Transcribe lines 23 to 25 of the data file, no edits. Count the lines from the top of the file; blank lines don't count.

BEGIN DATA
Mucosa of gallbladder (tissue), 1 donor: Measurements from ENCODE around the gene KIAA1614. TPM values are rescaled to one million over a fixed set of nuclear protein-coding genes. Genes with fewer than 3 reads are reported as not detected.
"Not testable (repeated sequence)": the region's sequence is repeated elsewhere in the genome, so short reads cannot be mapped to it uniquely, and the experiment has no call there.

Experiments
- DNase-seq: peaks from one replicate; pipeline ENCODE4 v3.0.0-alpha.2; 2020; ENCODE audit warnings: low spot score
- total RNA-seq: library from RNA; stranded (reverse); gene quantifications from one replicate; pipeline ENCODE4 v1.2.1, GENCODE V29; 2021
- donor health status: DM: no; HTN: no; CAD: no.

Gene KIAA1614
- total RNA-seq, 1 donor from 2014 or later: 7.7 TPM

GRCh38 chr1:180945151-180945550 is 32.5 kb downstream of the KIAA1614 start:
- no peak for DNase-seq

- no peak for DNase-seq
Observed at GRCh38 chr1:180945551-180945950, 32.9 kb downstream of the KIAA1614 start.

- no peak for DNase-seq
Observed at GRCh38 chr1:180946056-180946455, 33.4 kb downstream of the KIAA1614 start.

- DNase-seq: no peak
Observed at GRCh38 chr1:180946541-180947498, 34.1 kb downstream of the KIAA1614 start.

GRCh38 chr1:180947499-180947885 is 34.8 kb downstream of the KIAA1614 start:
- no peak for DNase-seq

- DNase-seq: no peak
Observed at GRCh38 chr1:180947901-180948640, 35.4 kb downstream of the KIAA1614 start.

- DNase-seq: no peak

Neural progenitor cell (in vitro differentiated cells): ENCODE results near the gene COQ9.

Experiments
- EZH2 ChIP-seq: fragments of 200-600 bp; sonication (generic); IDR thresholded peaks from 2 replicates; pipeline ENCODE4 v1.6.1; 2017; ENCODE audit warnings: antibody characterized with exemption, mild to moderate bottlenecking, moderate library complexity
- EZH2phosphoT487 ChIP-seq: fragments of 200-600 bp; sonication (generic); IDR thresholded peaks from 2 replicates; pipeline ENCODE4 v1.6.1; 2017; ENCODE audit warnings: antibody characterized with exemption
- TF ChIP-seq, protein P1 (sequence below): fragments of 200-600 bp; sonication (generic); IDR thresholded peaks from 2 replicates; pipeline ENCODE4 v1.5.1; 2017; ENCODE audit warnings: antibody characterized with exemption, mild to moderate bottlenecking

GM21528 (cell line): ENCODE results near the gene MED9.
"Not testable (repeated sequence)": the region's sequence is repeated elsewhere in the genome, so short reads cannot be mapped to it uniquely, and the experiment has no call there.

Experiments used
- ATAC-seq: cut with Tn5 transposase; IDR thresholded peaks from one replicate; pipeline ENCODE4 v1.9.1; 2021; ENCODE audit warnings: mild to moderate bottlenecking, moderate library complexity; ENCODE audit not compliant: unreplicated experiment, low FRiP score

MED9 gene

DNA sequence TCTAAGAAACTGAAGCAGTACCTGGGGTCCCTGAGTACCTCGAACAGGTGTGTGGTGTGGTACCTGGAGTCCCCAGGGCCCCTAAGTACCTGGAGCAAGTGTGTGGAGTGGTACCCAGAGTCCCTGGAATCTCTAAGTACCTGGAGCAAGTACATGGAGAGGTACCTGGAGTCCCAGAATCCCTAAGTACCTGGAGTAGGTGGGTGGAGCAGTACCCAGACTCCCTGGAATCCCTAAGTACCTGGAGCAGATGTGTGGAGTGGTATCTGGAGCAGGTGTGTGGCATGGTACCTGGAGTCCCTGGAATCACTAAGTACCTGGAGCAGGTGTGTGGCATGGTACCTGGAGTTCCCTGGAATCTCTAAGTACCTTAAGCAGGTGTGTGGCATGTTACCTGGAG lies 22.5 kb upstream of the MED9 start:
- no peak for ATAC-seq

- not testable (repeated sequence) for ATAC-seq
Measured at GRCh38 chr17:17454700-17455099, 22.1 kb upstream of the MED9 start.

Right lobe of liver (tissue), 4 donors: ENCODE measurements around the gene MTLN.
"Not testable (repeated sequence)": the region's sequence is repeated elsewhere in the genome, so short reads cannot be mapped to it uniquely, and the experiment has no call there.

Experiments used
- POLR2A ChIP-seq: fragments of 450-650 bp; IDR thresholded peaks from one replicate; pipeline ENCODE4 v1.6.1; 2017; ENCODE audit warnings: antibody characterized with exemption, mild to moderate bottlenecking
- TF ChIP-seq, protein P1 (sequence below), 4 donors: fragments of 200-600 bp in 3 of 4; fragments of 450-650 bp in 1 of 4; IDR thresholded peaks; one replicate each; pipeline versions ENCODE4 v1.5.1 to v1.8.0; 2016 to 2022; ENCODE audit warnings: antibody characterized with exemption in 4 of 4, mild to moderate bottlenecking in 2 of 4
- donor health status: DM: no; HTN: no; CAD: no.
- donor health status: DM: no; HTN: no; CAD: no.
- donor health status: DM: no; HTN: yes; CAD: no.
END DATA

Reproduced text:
Experiments
- EZH2 ChIP-seq: fragments of 200-600 bp; sonication (generic); IDR thresholded peaks from 2 replicates; pipeline ENCODE4 v1.6.1; 2017; ENCODE audit warnings: antibody characterized with exemption, mild to moderate bottlenecking, moderate library complexity
- EZH2phosphoT487 ChIP-seq: fragments of 200-600 bp; sonication (generic); IDR thresholded peaks from 2 replicates; pipeline ENCODE4 v1.6.1; 2017; ENCODE audit warnings: antibody characterized with exemption